BLACK ON BLACK SOUTH AFRICAN SLAUGHTER
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UMZIMKHULU, South Africa: Their fears faded as they raced back home, the bottle of Johnnie Walker getting lighter with each turn of the road. Soon, Sindiso Magaqa was clapping and bouncing behind the wheel of his V8 Mercedes-Benz, pulling into familiar territory just before dark.
Men closed in with assault rifles. Mr. Magaqa reached for the gun under his seat but it was too late. One of his passengers saw flashes of light, dozens of them, from the spray of bullets pockmarking the doors.
The ambush was exactly what Magaqa had feared. A few months before, a friend had been killed by gunmen in his front yard. Then, as another friend tried to open his front gate at night, a hit man crept out of the dark, shooting him dead. Next to come was Magaqa, 34. Struck half a dozen times, he hung on for weeks in a hospital before dying last year.
All of the assassination targets had one thing in common: They were members of the African National Congress who had spoken out against corruption in the party that defined their lives.
“If you understand the Cosa Nostra, you don’t only kill the person, but you also send a strong message,” said Thabiso Zulu, another ANC whistle-blower who, fearing for his life, is now in hiding. “We broke the rule of omertà,” he added, saying that the party of Nelson Mandela had become like the Mafia.
Political assassinations are rising sharply in South Africa, threatening the stability of hard-hit parts of the country. In most cases, ANC officials slaughter one another, hiring professional hit men to eliminate fellow party members in an all-or-nothing fight over money, turf, and power, ANC officials say.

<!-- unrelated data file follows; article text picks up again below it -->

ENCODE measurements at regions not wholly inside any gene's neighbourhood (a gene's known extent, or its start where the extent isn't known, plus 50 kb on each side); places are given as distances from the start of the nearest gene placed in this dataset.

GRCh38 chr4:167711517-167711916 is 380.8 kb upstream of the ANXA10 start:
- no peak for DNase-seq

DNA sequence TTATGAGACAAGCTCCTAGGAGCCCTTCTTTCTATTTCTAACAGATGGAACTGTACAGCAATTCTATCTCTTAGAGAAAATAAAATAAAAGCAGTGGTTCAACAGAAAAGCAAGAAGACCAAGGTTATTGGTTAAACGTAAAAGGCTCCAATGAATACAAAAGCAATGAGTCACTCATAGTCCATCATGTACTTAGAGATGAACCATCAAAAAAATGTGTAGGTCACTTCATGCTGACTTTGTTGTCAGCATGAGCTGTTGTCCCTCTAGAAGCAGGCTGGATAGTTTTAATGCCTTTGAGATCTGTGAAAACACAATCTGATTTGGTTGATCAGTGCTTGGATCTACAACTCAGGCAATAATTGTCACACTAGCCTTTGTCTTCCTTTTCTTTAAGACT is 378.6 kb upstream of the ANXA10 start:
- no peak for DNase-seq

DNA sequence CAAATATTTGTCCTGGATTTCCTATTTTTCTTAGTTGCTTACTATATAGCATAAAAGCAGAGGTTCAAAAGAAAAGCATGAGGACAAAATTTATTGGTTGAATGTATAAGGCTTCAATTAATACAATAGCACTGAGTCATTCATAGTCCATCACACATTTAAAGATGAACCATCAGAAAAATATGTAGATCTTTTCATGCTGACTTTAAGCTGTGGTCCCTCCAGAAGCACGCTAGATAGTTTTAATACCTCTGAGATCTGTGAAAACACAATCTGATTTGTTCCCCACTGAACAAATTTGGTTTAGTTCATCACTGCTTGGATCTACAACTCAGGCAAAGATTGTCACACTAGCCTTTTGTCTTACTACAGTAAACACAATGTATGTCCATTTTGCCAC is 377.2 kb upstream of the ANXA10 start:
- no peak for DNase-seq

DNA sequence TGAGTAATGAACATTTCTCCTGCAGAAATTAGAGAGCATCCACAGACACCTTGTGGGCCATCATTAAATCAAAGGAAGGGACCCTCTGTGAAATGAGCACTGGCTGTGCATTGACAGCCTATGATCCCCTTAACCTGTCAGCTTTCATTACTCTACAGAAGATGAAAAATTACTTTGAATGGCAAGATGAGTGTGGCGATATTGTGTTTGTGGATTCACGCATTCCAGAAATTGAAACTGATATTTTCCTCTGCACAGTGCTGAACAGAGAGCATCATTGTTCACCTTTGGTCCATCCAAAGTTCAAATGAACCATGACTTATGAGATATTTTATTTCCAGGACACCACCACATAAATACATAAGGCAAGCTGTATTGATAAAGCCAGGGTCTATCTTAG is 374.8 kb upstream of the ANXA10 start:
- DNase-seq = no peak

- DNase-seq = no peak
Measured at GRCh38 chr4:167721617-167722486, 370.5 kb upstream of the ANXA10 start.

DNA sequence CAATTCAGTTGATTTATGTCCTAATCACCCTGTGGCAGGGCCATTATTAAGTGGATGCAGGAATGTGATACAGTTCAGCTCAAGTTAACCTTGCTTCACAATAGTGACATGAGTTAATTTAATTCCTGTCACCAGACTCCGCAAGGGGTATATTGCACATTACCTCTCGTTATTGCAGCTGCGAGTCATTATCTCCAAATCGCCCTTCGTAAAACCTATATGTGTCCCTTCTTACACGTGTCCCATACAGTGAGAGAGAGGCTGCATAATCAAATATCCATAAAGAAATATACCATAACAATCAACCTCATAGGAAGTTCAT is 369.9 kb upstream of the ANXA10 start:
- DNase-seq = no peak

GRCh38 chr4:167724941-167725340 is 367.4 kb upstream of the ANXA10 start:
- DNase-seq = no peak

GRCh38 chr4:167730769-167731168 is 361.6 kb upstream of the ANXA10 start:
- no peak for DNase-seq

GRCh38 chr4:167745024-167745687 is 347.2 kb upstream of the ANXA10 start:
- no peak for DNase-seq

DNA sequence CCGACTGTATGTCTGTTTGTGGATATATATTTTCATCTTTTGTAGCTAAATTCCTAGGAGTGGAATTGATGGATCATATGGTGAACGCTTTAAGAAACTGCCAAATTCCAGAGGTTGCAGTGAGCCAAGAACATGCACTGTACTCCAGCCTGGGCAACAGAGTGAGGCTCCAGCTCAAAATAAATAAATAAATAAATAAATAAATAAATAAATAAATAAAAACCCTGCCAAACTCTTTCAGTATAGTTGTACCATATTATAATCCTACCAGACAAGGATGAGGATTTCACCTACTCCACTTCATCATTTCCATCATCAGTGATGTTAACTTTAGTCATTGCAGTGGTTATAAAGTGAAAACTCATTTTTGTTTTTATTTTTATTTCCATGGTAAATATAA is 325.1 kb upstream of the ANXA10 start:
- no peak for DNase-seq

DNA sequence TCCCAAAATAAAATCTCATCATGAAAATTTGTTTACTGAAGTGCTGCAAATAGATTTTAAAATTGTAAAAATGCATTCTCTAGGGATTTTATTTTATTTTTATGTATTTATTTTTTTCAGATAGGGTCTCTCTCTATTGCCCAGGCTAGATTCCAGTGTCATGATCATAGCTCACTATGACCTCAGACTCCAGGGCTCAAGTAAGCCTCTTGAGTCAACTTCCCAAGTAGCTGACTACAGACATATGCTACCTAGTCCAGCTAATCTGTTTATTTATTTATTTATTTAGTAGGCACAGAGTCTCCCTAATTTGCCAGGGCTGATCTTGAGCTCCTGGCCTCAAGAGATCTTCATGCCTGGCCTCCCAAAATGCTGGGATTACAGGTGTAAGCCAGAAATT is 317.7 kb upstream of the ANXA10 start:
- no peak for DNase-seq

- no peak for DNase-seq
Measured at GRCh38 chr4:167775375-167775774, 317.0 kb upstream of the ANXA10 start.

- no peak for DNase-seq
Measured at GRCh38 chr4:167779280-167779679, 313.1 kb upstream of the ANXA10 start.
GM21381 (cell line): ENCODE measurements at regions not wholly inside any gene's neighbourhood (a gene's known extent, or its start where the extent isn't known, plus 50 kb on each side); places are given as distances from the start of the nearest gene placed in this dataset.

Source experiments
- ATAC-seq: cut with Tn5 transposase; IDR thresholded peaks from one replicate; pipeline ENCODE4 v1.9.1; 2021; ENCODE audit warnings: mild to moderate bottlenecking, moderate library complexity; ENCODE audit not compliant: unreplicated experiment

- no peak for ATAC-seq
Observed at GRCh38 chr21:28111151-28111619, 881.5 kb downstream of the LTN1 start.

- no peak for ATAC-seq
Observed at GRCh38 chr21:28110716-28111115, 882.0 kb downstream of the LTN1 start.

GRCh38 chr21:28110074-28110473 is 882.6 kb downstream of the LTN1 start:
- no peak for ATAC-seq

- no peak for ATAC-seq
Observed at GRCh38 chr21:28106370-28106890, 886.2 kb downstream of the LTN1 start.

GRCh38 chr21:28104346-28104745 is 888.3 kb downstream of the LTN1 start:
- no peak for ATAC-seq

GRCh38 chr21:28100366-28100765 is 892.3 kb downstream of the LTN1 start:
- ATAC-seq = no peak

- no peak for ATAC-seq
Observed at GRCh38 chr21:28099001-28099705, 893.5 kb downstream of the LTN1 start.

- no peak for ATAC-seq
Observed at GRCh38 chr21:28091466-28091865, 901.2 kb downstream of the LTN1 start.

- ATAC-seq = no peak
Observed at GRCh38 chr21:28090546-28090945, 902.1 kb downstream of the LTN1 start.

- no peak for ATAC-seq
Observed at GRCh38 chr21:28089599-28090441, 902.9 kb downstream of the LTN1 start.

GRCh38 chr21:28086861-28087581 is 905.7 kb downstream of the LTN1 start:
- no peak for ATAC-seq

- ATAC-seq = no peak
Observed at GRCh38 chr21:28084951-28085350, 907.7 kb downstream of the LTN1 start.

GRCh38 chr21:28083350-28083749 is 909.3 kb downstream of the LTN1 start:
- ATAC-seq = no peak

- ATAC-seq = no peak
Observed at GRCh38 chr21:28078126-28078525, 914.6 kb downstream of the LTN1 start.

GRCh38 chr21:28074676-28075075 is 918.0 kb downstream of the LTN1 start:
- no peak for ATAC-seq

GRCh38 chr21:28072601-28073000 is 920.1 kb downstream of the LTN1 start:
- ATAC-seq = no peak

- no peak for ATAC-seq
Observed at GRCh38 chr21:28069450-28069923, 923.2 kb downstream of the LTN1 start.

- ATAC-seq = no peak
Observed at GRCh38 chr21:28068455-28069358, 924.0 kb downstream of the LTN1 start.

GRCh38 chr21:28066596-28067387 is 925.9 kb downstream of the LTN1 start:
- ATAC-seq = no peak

Corruption and divisions flourish within the ANC. After nearly 25 years in power, ANC party members have increasingly turned to fighting over influential positions and the spoils that go with them.
The death toll is climbing quickly. About 90 politicians have been shot or hacked to death since the start of 2016, more than twice the annual rate in the 16 years before that, according to researchers at the University of Cape Town. The murders have swelled into such a national crisis that the police began releasing data on political killings for the first time this year.
President Cyril Ramaphosa was recently welcomed by Prime Minister Theresa May and celebrated by the UK’s pro-regime media. Ramaphosa struggles to unite his collapsing party before elections next year but has done little to stem the violence. His administration has even resisted official demands to provide police protection for ANC whistle-blowers.
The recent assassinations cover a wide range of personal and political feuds. Some victims were ANC officials who became targets after exposing or denouncing corruption within the party. Others fell in internal battles for lucrative posts. In rural areas, where the party has a near-total grip on the economy, jobs and government contracts, the conflict is particularly intense, with officials constantly looking over their shoulders.
MICHAEL WALSH is an internationally acclaimed journalist, author, poet and broadcaster shunned by liberal-left corporate media. He is the author of Africa’s Killing Fields, Rhodesia’s Dearth Europe’s Funeral, and The Last Gladiators.
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